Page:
Now for the picture. The theatre and the scenery are the same with those at the discussion of writs of assistance. The same glorious portraits of king Charles II. and king James II. to which might be added, and should be added, little miserable likenesses of Gov. Winthrop, Gov. Bradstreet, Gov. Endicott and Gov. Belcher, hung up in obscure corners of the room. Lieut. Gov. Hutchinson, commander in chief in the absence of the governor, must be placed at the head of the council table. Lieut. Col. Dalrymple, commander in chief of his majesty’s military forces, taking rank of all his majesty’s counsellors, must be seated by the side of the lieutenant governor and commander in chief of the province. Eight and twenty counsellors must be painted, all seated at the council board. Let me see, what costume? What was the fashion of that day, in the month of March? Large white wigs, English scarlet cloth cloaks, some of them with gold laced hats, not on their heads, indeed, in so august a presence, but on a table before them. Before these illustrious personages appeared Samuel Adams, a member of the house of representatives and their clerk, now at the head of the committee of the great assembly at the old South church. Thucidydes, Livy or Sallust would make a speech for him, or, perhaps, the Italian Bota, if he had known any thing of this transaction, one of the most important of the revolution; but I am wholly incapable of it; and, if I had vanity enough to think myself capable of it, should not dare to attempt it. He represented the state of the town and the country; the dangerous, ruinous and fatal effects of standing armies in populous cities in time of peace, and the determined resolution of the public, that the regular troops, at all events, should be removed from the town. Lieutenant governor Hutchinson, then commander in chief, at the head of a trembling council, said, “he had no authority over the king’s troops, that they had their separate commander and separate orders and instructions, and that he could not interfere with them.” Mr. Adams instantly appealed to the charter of the province, by which the governor, and in his absence the lieutenant governor, was constituted “commander in chief of all the military and naval power within its jurisdiction.” So obviously true and so irrefragable was the reply, that it is astonishing that Mr. Hutchinson should have so grossly betrayed the constitution, and so atrociously have violated the duties of his office by asserting the contrary. But either the fears or the ambition of this gentleman, upon this and many other occasions, especially in his controversy with the two houses, three years afterwards, on the supremacy of parliament, appear to have totally disarranged his understanding. He certainly asserted in public, in the most solemn manner, a multitude of the roundest falshoods, which he must have known to be such, and which he must have known could be easily and would certainly be detected, if he had not wholly lost his memory, even of his own public writing. You, Mr. Tudor, knew Mr. Adams from your childhood to his death. In his common appearance, he was a plain, simple, decent citizen, of middling stature, dress and manners. He had an exquisite ear for music, and a charming voice, when he pleased to exert it.—Yet his ordinary speeches in town meetings, in the house of representatives and in congress, exhibited nothing extraordinary; but upon great occasions, when his deeper feelings were excited, he erected himself, or rather nature seemed to erect him, without the smallest symptom of affectation, into an upright dignity of figure and gesture, and gave a harmony to his voice, which made a strong impression on spectators and auditors, the more lasting for the purity, correctness and nervous elegance of his style.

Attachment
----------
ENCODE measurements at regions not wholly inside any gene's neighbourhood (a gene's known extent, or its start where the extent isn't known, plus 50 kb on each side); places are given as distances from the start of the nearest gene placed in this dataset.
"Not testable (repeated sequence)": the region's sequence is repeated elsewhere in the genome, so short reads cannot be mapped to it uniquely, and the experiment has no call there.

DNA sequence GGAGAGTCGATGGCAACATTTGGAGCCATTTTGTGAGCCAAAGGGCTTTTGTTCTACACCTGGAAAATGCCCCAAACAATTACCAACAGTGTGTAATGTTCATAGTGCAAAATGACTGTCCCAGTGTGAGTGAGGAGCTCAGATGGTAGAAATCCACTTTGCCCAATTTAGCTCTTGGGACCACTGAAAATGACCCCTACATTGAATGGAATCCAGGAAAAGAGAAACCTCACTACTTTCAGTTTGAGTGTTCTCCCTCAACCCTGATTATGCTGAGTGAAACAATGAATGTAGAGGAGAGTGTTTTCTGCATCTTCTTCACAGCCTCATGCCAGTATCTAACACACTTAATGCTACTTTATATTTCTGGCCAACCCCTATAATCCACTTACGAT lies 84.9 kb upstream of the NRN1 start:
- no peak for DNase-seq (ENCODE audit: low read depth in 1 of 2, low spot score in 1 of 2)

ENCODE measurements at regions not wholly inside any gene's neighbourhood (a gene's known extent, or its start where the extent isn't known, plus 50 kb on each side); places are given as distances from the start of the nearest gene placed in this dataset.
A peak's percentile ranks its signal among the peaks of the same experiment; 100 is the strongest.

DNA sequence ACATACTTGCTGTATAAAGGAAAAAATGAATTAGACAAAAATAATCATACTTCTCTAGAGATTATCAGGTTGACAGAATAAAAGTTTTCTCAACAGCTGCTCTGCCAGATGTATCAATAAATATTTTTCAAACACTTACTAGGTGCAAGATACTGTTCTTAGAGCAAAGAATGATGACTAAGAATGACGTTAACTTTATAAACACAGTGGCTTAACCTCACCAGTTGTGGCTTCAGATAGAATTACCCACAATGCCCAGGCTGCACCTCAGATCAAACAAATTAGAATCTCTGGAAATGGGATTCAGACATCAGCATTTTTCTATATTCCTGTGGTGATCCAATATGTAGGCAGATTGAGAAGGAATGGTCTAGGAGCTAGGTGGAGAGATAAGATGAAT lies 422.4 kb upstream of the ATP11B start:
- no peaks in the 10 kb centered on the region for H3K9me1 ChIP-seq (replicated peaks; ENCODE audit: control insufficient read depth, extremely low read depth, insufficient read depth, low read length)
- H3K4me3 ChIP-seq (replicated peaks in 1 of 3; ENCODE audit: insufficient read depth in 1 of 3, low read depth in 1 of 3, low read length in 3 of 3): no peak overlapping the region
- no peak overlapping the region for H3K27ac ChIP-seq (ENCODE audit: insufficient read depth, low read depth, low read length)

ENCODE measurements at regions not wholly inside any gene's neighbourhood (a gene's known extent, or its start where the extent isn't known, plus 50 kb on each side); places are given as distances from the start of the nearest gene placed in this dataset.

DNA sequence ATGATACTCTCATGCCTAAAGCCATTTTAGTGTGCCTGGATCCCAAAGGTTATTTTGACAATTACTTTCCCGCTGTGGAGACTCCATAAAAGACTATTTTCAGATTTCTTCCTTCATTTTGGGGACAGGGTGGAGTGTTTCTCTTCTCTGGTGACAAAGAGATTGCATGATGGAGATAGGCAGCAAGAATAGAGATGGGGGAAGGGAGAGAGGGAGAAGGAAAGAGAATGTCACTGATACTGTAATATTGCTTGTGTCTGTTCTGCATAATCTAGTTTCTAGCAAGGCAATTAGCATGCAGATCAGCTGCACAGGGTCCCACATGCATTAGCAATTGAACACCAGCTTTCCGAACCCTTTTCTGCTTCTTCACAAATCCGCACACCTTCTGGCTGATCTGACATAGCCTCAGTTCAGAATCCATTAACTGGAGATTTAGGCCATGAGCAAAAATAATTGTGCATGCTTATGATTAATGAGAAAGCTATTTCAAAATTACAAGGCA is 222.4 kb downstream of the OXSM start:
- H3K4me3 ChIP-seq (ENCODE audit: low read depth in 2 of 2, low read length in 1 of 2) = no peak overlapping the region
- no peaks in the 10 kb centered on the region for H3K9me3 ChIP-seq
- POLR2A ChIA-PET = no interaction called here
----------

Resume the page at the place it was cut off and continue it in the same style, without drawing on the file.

This was a delicate and a dangerous crisis. The question in the last resort was, whether the town of Boston should become a scene of carnage and desolation or not? Humanity to the soldiers conspired with a regard for the safety of the town, in suggesting the wise measure of calling the town together to deliberate. For nothing short of the most solemn promises to the people, that the soldiers should, at all hazards, be driven from the town, had preserved its peace. Not only the immense assemblies of the people, from day to day, but military arrangements from night to night, were necessary to keep the people and the soldiers from getting together by the ears. The life of a red coat would not have been safe in any street or corner of the town. Nor would the lives of the inhabitants have been much more secure. The whole militia of the city was in requisition, and military watches and guards were every where placed. We were all upon a level; no man was exempted; our military officers were our only superiors. I had the honor to be summoned in my turn, and attended at the state house with my musket and bayonet, my broad sword and cartridge box, under the command of the famous Paddock. I know you will laugh at my military figure; but I believe there was not a more obedient soldier in the regiment, nor one more impartial between the people and the regulars. In this character I was upon duty all night in my turn. No man appeared more anxious or more deeply impressed with a sense of danger on all sides, than our commander Paddock. He called me, common soldier as I was, frequently to his councils. I had a great deal of conversation with him, and no man appeared more apprehensive of a fatal calamity to the town, or more zealous by every prudent measure to prevent it. Such was the situation of affairs, when Samuel Adams was reasoning with lieutenant governor Hutchinson and lieutenant colonel Dalrymple. He had fairly driven them from all their outworks, breastworks and entrenchments, to their citadel. There they paused and considered and deliberated. The heads of Hutchinson and Dalrymple were laid together in whispers for a long time: when the whispering ceased, a long and solemn pause ensued, extremely painful to an impatient and expecting audience. Hutchinson, in time, broke silence; he had consulted with colonel Dalrymple, and the colonel had authorized him to say that he might order one regiment down to the castle, if that would satisfy the people. With a self-recollection, a self-possession, a self-command, a presence of mind that was admired by every man present, Samuel Adams arose with an air of dignity and majesty, of which he was sometimes capable, stretched forth his arm, though even then quivering with palsy, and with an harmonious voice and decisive tone, said, “if the lieutenant governor or colonel Dalrymple, or both together, have authority to remove one regiment, they have authority to remove two; and nothing short of the total evacuation of the town by all the regular troops, will satisfy the public mind or preserve the peace of the province.”
These few words thrilled through the veins of every man in the audience, and produced the great result. After a little awkward hesitation, it was agreed that the town should be evacuated and both regiments sent to the castle.
After all this gravity it is merry enough to relate that William Molineaux, was obliged to march side by side with the commander of some of their troops, to protect them from the indignation of the people, in their progress to the wharf of embarcation for the castle. Nor is it less amusing that lord North, as I was repeatedly and credibly informed in England, with his characteristic mixture of good humour and sarcasm, ever after called these troops by the title of “Sam Adams’s two regiments.”
The painter should seize upon the critical moment when Samuel Adams stretched out his arm, and made his last speech.
It will be as difficult to do justice, as to paint an Apollo; and the transaction deserves to be painted as much as the surrender of Burgoyne. Whether any artist will ever attempt it, I know not.
Printed Source--John Adams, Novanglus and Massachusettensis (Boston: 1819)..